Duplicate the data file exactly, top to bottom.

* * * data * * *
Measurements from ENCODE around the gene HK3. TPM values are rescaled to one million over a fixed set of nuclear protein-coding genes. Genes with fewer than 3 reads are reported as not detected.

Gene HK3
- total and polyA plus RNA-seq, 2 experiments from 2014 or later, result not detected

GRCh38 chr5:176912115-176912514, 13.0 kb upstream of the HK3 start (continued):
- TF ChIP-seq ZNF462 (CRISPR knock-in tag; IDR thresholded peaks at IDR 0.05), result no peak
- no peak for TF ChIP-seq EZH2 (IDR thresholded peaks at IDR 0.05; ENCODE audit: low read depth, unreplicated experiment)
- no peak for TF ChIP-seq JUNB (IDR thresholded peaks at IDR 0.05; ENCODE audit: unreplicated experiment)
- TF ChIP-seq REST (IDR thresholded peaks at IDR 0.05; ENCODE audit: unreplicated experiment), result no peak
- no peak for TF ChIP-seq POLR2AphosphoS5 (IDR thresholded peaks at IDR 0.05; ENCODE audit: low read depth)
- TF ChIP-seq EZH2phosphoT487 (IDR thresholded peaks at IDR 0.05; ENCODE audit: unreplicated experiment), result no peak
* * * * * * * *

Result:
Measurements from ENCODE around the gene HK3. TPM values are rescaled to one million over a fixed set of nuclear protein-coding genes. Genes with fewer than 3 reads are reported as not detected.

Gene HK3
- total and polyA plus RNA-seq, 2 experiments from 2014 or later, result not detected

GRCh38 chr5:176912115-176912514, 13.0 kb upstream of the HK3 start (continued):
- TF ChIP-seq ZNF462 (CRISPR knock-in tag; IDR thresholded peaks at IDR 0.05), result no peak
- no peak for TF ChIP-seq EZH2 (IDR thresholded peaks at IDR 0.05; ENCODE audit: low read depth, unreplicated experiment)
- no peak for TF ChIP-seq JUNB (IDR thresholded peaks at IDR 0.05; ENCODE audit: unreplicated experiment)
- TF ChIP-seq REST (IDR thresholded peaks at IDR 0.05; ENCODE audit: unreplicated experiment), result no peak
- no peak for TF ChIP-seq POLR2AphosphoS5 (IDR thresholded peaks at IDR 0.05; ENCODE audit: low read depth)
- TF ChIP-seq EZH2phosphoT487 (IDR thresholded peaks at IDR 0.05; ENCODE audit: unreplicated experiment), result no peak